They say all the plates just melted right onto the table. I can’t tell you if that’s true because I don’t remember much. I was ten. My birthday was just the week before. Mr . Heath took me for a while till they decided what to do with me now that I had no f amily. Mr. Heath said that the ways of the Lord are mysterious and that I should never fear throwing myself on His mercy, which didn’t make any sense to me then and doesn’t make much sense to me now. Then he told me I would be bound out to the Marshes . They would take care of me and see to it that I was brought up right and in return I would help Mr. Marsh with the farm work. They didn’t have any children of their own, the Mar shes, that’s why they decided to take me in. At least that’s what Mr. Heath told me. What Mr. Heath didn’t tell me was that Mr. Marsh was a drinking man or that he would beat me till I was black and blue. I guess he didn’t tell me that, Mr. Heath, because he was so busy telling me about the Lord’s mysterious ways. And Mrs. Marsh wasn’t much of a help. She spent mos t of her day looking to see if Mr. Marsh was coming and, once he was home, shaking like a leaf. It was not a happy circumstance. I took it for as long as I could. Two years. Then I couldn’t take it anymore and ran away. I waited till I could hear Mr. Marsh’s heavy breath ing. That meant he was asleep and nothing could wake him. Nothing. I could have m arched out of there with a band playing and he wouldn’t have stirred. I took my kni fe with me, just in case. The one Papa gave me for my birthday.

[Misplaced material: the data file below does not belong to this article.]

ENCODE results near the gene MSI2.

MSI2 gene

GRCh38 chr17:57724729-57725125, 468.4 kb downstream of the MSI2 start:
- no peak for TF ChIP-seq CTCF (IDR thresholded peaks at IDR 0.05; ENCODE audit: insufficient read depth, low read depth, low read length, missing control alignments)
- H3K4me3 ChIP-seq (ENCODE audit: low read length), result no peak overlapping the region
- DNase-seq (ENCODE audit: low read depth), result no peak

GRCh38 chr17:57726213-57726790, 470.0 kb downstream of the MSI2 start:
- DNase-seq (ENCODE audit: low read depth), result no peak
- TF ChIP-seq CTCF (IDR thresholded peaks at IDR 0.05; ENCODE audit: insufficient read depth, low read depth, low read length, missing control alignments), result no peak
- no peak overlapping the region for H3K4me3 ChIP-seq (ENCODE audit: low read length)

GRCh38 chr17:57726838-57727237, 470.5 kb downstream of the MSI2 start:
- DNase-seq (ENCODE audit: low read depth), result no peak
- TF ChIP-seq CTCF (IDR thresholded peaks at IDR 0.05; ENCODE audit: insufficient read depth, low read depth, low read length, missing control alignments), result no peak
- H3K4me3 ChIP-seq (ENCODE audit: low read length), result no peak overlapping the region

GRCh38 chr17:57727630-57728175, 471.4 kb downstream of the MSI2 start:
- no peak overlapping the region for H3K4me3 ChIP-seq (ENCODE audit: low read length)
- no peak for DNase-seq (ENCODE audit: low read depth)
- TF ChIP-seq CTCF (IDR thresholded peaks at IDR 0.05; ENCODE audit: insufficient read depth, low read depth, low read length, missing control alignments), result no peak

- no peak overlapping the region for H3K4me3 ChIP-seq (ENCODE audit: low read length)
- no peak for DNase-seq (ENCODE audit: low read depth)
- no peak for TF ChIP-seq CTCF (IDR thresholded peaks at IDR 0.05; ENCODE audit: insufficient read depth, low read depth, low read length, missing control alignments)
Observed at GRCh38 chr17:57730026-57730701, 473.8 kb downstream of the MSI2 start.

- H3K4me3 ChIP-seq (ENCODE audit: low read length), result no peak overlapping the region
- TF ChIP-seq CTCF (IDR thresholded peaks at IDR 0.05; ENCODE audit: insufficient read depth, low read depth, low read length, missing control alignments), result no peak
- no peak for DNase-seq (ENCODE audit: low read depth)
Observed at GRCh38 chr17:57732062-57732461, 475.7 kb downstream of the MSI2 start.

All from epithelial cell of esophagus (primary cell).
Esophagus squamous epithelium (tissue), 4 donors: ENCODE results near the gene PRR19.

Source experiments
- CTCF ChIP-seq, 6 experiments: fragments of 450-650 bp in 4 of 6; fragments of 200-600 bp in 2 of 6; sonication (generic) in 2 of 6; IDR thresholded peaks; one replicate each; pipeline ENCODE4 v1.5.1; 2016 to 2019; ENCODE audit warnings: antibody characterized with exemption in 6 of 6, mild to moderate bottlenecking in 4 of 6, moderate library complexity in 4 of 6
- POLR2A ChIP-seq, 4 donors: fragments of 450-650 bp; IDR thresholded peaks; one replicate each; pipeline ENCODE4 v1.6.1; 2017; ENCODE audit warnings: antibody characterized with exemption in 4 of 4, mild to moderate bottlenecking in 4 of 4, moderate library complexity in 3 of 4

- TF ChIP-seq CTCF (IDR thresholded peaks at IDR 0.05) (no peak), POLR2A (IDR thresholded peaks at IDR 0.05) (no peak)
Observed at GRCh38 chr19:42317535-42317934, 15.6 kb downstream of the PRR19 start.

Mr. Wilson’s Proposal I walked the trodden path till daybreak, heading, I hoped, for Boston. I must have fallen asleep because the next thing I knew I was being sh aken by a serious-looking fellow who was puffing furiously at a red clay pipe that h e held tightly clenched in his teeth. He said his name was Wilson. His voice was strong and sharp — it made you take notice. He said he wanted to know why I was sleeping by the side of the road and not home where I belonged. His face was covered with a light coating of dust from the road and for a time I thought maybe I was dreaming. I told him I didn’t have a home and was going to Bo ston to find work. He seemed to be giving this a great deal of thought. Finally, he spoke, saying, “That is a miraculous coincidence.” I wasn’t sure what he meant by that, but fortunately he explained — he, too, was on his way to Boston and would be pleased to have me accompany him in his one-horse carriage and, if I were willing, hear a p roposal he had. During the journey Mr. Wilson asked me why I didn’t have a home. I told him what had happened to me up till then, talking as fast as I could because Mr. Wilson kept saying, “Get to the point, get to the point.” Just as we were about to enter through the town gat es we were stopped by two British soldiers who looked inside the carriage and wanted to know who we were and where we came from. Mr. Wilson answered them polite ly, although the soldiers were rude.
The Seven Stars Tavern It was thanks to him that I met Mrs. Thompson, who owns the Seven Stars Tavern, which is where I am now. It’s located on the corner of King Street and Pudding Lane. Mr. Wilson is one of Mrs. Thompson’s boarders. Well , actually, right now he’s her only boarder. His room is the only one on the top f loor and the devil help you if you go in without knocking. Mr. Wilson doesn’t like to be disturbed, especially when he’s working on one of his pamphlets or writing an artic le for the newspaper.